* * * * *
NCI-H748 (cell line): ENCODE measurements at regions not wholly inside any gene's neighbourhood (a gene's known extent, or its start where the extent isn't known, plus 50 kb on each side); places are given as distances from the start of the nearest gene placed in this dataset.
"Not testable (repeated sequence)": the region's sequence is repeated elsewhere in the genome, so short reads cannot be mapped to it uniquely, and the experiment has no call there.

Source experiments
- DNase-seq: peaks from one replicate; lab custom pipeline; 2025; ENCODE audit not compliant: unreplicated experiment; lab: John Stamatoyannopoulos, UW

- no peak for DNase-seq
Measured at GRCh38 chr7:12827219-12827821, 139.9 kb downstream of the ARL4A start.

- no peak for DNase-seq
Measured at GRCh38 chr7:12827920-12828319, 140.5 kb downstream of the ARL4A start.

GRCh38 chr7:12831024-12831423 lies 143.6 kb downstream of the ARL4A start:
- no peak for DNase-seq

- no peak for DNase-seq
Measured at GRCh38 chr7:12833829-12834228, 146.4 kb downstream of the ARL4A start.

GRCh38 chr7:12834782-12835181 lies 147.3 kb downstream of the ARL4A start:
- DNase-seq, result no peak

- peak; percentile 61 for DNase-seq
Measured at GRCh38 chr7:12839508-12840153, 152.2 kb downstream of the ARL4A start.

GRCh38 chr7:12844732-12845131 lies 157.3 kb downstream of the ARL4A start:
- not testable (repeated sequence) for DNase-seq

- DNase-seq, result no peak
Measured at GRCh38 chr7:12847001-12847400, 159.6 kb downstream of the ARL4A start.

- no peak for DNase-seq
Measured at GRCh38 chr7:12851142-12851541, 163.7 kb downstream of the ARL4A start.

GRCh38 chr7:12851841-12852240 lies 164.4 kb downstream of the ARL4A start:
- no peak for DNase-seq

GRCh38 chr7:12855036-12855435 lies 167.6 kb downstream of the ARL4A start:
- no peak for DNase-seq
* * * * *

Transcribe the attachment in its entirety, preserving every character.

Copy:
NCI-H748 (cell line): ENCODE measurements at regions not wholly inside any gene's neighbourhood (a gene's known extent, or its start where the extent isn't known, plus 50 kb on each side); places are given as distances from the start of the nearest gene placed in this dataset.
"Not testable (repeated sequence)": the region's sequence is repeated elsewhere in the genome, so short reads cannot be mapped to it uniquely, and the experiment has no call there.

Source experiments
- DNase-seq: peaks from one replicate; lab custom pipeline; 2025; ENCODE audit not compliant: unreplicated experiment; lab: John Stamatoyannopoulos, UW

- no peak for DNase-seq
Measured at GRCh38 chr7:12827219-12827821, 139.9 kb downstream of the ARL4A start.

- no peak for DNase-seq
Measured at GRCh38 chr7:12827920-12828319, 140.5 kb downstream of the ARL4A start.

GRCh38 chr7:12831024-12831423 lies 143.6 kb downstream of the ARL4A start:
- no peak for DNase-seq

- no peak for DNase-seq
Measured at GRCh38 chr7:12833829-12834228, 146.4 kb downstream of the ARL4A start.

GRCh38 chr7:12834782-12835181 lies 147.3 kb downstream of the ARL4A start:
- DNase-seq, result no peak

- peak; percentile 61 for DNase-seq
Measured at GRCh38 chr7:12839508-12840153, 152.2 kb downstream of the ARL4A start.

GRCh38 chr7:12844732-12845131 lies 157.3 kb downstream of the ARL4A start:
- not testable (repeated sequence) for DNase-seq

- DNase-seq, result no peak
Measured at GRCh38 chr7:12847001-12847400, 159.6 kb downstream of the ARL4A start.

- no peak for DNase-seq
Measured at GRCh38 chr7:12851142-12851541, 163.7 kb downstream of the ARL4A start.

GRCh38 chr7:12851841-12852240 lies 164.4 kb downstream of the ARL4A start:
- no peak for DNase-seq

GRCh38 chr7:12855036-12855435 lies 167.6 kb downstream of the ARL4A start:
- no peak for DNase-seq